I ask of him is that he shall treat me in the bill as a separate section, otherwise we shall Mr. ROSS. I regret I cannot comply with same way. He is a member on the other side make this bill a piece of unmeaning patchwork. the gentleman's request.

of the House, and he is only entitled to the Mr. VAN AERNAM. The only way in


which I could offer it appropriately would be portion of the proposed army which must prove Now, among the reasons which I beg leave to move to strike out the whole section and the least efficient, namely, the Veteran Reserve to assign for this amendment is, in the first insert this in lieu of it. corps and the colored regiments.

place, the vastly increased expense to be enMr. SCHENCK. This section applies to an As respects the Veteran Reserve corps, I || tailed upon the Government by the organizaorganization of six new cavalry regiments to agree with the remarks made on last Friday tion of ten additional regiments which under be added to the six now in the service, and by the gentleman from New York, EMr. Davis. ] no circumstances can perform more than one this general military legislation, intended to think the country owes to the disabled Union half the duty of the same number of efficient apply to all officers of all arms of the service, officers and soldiers of the late war a reason

and able-bodied men. I had occasion to state is incongruous with this part of the bill. able support, but not in the Army. I shall on Friday last the expense to which these ten hope the gentleman will so far aid the commit. || always be found ready to vote to the maimed additional regiments will subject the Govern: tee in perfecting the bill as to reserve his motion heroes of the war liberal provision in the shape ment in the way of their organization, equipand offeritas a distinct section at a later period. of pensions, but I am not in favor of providing | ment, and maintenance. I stated that if only

Mr. VAN AERNAM. If that will conduce for ten regiments of disabled soldiers as a part the minimum of these regiments was organto the convenience of the Committee on Mili- of the Army of the United States.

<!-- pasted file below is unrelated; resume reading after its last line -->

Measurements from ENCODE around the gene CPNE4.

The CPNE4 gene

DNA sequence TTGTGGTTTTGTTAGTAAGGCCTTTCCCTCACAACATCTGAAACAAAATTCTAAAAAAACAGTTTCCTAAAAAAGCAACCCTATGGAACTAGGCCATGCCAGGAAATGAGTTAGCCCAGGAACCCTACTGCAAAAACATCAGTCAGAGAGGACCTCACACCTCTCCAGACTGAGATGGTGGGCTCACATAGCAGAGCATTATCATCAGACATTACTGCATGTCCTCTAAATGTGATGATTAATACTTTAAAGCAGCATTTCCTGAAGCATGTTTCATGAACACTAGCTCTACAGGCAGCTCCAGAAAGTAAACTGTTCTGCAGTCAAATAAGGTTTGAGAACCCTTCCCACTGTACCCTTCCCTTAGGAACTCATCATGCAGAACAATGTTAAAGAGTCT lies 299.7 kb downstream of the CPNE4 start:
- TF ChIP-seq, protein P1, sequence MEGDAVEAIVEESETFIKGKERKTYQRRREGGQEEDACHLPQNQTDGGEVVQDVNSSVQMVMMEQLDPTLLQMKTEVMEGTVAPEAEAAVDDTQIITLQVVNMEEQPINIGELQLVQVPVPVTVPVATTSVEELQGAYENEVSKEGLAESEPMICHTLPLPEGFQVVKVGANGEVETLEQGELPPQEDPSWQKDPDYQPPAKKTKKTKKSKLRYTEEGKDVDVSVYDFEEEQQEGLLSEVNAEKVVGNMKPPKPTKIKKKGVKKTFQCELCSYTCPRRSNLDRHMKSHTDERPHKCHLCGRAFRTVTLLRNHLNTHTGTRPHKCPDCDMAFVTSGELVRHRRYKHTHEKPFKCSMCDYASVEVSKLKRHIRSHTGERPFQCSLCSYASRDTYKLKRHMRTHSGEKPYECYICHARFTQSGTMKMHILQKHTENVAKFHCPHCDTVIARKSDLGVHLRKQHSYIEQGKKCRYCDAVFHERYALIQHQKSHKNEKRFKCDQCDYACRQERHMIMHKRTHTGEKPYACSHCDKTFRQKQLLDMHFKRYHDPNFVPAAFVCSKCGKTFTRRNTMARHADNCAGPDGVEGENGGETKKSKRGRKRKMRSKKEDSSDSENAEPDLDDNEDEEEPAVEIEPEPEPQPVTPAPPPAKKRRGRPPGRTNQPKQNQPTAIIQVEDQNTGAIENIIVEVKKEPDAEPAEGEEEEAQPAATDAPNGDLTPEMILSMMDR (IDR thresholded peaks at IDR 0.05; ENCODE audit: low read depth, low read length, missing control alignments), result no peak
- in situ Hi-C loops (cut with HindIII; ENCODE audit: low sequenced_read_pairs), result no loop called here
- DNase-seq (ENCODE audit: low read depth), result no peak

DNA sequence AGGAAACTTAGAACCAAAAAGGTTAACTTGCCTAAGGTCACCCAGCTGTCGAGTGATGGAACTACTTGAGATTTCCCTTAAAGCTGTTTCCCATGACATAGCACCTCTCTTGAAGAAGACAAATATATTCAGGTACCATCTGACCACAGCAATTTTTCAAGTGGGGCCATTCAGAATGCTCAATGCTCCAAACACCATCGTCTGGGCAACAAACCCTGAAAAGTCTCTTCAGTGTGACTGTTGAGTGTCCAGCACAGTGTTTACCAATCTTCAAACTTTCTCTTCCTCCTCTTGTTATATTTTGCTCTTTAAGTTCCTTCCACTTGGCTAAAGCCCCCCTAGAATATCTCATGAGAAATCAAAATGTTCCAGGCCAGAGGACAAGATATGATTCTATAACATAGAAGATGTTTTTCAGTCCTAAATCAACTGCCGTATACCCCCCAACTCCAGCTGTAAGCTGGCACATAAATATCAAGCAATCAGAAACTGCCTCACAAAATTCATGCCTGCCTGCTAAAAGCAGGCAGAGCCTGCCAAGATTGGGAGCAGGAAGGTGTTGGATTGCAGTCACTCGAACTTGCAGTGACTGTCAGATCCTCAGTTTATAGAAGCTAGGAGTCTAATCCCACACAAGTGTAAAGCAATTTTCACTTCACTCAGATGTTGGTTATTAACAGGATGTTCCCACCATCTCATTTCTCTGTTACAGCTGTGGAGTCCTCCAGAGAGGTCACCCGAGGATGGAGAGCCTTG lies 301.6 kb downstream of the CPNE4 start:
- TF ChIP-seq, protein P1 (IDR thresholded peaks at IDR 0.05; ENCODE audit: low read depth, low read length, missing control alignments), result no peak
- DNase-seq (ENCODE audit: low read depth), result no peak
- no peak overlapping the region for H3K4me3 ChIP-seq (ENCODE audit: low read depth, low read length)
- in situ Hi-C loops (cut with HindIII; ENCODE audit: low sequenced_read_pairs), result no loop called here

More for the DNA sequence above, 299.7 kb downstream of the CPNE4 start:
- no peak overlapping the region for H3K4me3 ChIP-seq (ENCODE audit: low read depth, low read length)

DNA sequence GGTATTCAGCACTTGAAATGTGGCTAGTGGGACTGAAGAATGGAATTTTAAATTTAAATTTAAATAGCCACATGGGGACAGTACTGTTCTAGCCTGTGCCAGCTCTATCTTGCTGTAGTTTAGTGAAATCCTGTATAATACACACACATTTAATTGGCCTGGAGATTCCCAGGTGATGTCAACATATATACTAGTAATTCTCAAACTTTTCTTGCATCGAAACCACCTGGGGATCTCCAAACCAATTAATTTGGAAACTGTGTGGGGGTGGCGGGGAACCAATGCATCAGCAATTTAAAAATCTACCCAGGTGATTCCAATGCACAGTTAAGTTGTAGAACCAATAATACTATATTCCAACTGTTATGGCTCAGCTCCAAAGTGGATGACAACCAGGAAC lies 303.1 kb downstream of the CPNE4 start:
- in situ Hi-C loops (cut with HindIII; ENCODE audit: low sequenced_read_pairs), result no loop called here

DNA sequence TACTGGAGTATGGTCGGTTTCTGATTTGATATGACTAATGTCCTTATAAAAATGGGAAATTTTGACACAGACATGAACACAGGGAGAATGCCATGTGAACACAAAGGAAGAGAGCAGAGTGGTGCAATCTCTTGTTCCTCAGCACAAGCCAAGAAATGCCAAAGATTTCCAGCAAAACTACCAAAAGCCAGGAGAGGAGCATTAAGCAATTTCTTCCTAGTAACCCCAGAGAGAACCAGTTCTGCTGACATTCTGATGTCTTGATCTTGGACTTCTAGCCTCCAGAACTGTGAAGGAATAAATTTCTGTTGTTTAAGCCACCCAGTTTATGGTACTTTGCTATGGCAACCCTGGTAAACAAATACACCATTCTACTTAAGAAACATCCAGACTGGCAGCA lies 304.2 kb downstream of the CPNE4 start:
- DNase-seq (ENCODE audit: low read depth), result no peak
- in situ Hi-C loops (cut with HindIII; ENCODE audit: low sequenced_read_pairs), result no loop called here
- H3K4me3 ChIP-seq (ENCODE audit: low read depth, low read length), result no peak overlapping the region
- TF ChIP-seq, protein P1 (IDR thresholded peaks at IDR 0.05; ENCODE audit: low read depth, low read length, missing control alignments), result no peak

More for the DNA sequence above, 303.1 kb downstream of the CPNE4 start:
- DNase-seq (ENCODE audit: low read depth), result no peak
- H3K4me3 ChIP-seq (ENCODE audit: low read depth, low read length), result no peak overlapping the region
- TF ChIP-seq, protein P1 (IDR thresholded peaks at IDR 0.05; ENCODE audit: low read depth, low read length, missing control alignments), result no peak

ized the expense for the pay proper alone of tary Affairs I will withdraw my amendment As for the colored regiments, I believe they the officers and men would be nearly nine hunfor the present, and offer it at another time. can perform no military duties which could not dred thousand dollars a year. The amendment was withdrawn.

better be performed by white men. They are Mr. SCHENCK. Yes, and the gentleman Mr. SCHENCK. I move to amend the

not wanted as soldiers at the North, and at the missed the correct figures in his estimation by fourth section by striking out in line five the

South they would prove a continual source of || just half a million dollars. word "comprising,” and inserting in lieu || irritation, complaint, and disquiet. On the Mr. DAVIS. I did not get it high enough. thereof the word " constituting.'

Indian frontiers they would be less efficient Mr. SCHENCK. A half million too high. The motion was agreed to.

than white soldiers, for their fear of Indians is Mr. DAVIS. Iam satisfied I got it too low. Mr. BOYER. I offer the following amend,

proverbial. I maintain that to the white men I desire to increase the sum named, and to say